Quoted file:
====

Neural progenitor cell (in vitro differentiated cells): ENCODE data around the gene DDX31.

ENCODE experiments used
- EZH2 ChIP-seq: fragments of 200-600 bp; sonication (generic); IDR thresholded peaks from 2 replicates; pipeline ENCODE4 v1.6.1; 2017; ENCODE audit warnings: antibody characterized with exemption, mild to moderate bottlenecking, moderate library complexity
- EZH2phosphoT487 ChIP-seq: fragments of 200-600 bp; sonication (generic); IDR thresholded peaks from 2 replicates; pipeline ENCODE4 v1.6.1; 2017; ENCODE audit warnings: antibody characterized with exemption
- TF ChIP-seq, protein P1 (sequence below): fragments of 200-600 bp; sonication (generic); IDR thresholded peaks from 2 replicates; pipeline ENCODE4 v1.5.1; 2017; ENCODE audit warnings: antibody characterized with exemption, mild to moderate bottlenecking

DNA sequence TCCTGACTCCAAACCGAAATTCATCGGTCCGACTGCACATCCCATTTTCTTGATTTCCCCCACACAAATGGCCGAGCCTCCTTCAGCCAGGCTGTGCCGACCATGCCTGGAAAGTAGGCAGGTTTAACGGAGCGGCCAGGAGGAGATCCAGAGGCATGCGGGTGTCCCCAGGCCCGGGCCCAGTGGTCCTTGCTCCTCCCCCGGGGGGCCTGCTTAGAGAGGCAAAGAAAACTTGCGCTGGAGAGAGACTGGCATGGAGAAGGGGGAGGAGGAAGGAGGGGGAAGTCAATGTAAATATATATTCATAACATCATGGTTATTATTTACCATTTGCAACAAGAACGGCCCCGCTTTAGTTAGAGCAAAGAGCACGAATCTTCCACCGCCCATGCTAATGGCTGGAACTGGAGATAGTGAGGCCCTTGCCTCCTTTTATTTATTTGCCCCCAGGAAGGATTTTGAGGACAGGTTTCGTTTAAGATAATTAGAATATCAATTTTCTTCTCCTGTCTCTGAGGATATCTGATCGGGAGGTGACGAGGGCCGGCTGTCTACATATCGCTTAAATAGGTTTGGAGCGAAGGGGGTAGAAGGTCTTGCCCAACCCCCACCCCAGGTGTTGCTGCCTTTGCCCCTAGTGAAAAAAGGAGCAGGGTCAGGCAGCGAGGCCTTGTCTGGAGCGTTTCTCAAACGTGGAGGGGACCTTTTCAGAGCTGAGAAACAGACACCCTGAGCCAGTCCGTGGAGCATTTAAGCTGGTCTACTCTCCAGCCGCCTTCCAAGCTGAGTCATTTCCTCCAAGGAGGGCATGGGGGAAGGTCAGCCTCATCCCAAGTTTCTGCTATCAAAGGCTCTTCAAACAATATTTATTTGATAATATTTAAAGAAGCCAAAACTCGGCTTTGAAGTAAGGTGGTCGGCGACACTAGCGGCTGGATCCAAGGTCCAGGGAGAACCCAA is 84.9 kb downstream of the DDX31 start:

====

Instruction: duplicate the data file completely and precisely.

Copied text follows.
Neural progenitor cell (in vitro differentiated cells): ENCODE data around the gene DDX31.

ENCODE experiments used
- EZH2 ChIP-seq: fragments of 200-600 bp; sonication (generic); IDR thresholded peaks from 2 replicates; pipeline ENCODE4 v1.6.1; 2017; ENCODE audit warnings: antibody characterized with exemption, mild to moderate bottlenecking, moderate library complexity
- EZH2phosphoT487 ChIP-seq: fragments of 200-600 bp; sonication (generic); IDR thresholded peaks from 2 replicates; pipeline ENCODE4 v1.6.1; 2017; ENCODE audit warnings: antibody characterized with exemption
- TF ChIP-seq, protein P1 (sequence below): fragments of 200-600 bp; sonication (generic); IDR thresholded peaks from 2 replicates; pipeline ENCODE4 v1.5.1; 2017; ENCODE audit warnings: antibody characterized with exemption, mild to moderate bottlenecking

DNA sequence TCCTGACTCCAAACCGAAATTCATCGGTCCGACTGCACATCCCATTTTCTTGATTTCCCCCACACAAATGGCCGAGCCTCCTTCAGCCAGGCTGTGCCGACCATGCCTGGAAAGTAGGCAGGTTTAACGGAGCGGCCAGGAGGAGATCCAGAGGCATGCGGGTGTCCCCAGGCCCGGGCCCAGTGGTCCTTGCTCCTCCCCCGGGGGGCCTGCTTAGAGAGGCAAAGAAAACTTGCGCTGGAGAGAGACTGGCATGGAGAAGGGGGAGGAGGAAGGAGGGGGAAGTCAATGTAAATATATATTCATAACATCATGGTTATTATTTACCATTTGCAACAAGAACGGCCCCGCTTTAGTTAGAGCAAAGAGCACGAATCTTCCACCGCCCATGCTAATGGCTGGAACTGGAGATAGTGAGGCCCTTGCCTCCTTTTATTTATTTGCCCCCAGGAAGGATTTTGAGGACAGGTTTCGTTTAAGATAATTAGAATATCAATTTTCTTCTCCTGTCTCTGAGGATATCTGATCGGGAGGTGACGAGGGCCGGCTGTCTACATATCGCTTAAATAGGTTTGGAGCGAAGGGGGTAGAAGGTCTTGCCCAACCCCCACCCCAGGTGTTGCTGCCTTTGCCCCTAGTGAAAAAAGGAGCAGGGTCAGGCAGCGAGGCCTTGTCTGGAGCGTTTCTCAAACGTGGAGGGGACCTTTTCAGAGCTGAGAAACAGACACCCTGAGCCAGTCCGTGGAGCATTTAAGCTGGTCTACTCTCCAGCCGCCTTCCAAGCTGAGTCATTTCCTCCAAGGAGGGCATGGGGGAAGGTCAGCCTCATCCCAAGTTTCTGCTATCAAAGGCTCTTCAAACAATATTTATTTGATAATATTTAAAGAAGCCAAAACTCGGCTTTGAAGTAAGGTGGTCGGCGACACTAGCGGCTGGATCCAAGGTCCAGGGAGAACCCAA is 84.9 kb downstream of the DDX31 start: